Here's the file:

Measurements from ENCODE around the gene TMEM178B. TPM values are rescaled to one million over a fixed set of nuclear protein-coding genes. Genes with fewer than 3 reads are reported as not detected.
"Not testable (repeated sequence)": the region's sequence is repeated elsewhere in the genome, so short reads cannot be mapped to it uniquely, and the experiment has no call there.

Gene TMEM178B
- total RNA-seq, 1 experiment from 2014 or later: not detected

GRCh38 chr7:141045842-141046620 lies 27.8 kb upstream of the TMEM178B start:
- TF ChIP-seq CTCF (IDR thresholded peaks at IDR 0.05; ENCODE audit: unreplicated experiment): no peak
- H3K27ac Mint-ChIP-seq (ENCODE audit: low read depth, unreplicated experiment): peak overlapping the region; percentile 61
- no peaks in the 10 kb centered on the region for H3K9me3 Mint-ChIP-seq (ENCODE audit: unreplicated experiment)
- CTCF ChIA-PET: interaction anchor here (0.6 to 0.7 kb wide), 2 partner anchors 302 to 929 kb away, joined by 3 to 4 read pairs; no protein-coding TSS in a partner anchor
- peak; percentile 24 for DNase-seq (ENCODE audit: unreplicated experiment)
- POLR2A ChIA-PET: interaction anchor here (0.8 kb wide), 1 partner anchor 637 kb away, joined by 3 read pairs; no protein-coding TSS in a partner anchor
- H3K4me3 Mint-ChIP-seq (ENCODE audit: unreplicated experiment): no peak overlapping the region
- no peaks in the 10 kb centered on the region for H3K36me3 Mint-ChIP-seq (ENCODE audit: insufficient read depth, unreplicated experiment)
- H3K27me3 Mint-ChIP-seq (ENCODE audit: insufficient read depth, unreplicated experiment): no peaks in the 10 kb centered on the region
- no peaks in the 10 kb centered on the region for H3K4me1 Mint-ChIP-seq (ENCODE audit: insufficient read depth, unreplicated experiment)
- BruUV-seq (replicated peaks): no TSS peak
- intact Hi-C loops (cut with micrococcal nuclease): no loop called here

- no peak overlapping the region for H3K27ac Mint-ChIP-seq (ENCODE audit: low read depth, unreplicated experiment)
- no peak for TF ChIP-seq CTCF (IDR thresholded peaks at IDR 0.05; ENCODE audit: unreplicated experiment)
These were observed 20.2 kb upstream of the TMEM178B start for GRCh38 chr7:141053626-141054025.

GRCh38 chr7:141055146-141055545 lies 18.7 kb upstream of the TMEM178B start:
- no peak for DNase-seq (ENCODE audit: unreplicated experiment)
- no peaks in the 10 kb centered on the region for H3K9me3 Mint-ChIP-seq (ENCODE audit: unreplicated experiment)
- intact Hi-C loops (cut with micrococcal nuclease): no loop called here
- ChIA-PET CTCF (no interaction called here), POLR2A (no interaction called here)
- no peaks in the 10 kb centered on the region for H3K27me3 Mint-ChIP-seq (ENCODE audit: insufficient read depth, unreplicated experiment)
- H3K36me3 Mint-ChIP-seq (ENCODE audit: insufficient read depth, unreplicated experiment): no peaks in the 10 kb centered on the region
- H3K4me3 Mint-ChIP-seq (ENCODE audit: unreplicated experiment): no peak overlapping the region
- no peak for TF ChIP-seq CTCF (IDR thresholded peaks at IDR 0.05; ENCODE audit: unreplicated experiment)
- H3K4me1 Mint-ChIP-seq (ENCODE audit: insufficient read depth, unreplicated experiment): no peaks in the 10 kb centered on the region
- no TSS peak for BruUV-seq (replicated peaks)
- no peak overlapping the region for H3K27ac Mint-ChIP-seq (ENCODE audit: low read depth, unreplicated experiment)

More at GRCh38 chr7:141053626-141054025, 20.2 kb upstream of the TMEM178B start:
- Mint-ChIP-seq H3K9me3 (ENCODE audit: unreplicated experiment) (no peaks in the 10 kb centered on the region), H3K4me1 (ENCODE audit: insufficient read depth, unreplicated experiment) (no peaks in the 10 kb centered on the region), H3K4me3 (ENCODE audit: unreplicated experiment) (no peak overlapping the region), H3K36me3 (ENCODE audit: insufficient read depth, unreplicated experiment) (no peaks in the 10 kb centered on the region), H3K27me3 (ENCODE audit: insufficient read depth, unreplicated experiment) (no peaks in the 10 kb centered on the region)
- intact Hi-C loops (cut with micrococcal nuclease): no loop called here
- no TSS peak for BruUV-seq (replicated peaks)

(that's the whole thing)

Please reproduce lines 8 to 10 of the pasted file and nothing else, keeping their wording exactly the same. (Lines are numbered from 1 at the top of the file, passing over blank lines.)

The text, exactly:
- no peaks in the 10 kb centered on the region for H3K9me3 Mint-ChIP-seq (ENCODE audit: unreplicated experiment)
- CTCF ChIA-PET: interaction anchor here (0.6 to 0.7 kb wide), 2 partner anchors 302 to 929 kb away, joined by 3 to 4 read pairs; no protein-coding TSS in a partner anchor
- peak; percentile 24 for DNase-seq (ENCODE audit: unreplicated experiment)